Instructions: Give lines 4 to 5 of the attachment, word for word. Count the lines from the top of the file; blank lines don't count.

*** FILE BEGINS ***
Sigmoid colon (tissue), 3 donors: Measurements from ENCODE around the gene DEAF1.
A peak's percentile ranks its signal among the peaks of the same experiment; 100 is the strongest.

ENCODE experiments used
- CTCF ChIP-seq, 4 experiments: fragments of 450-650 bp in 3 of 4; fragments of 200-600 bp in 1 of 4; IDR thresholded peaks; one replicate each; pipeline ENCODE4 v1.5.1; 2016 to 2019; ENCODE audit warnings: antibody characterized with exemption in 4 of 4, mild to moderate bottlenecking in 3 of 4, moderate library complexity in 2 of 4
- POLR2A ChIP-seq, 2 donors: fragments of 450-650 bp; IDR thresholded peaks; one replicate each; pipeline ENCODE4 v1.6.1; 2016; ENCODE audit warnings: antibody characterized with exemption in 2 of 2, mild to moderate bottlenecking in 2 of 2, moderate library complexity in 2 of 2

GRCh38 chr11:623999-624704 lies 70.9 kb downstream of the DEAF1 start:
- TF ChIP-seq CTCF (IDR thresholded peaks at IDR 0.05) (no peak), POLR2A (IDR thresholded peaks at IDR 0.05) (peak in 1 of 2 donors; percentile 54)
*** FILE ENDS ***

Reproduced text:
- CTCF ChIP-seq, 4 experiments: fragments of 450-650 bp in 3 of 4; fragments of 200-600 bp in 1 of 4; IDR thresholded peaks; one replicate each; pipeline ENCODE4 v1.5.1; 2016 to 2019; ENCODE audit warnings: antibody characterized with exemption in 4 of 4, mild to moderate bottlenecking in 3 of 4, moderate library complexity in 2 of 4
- POLR2A ChIP-seq, 2 donors: fragments of 450-650 bp; IDR thresholded peaks; one replicate each; pipeline ENCODE4 v1.6.1; 2016; ENCODE audit warnings: antibody characterized with exemption in 2 of 2, mild to moderate bottlenecking in 2 of 2, moderate library complexity in 2 of 2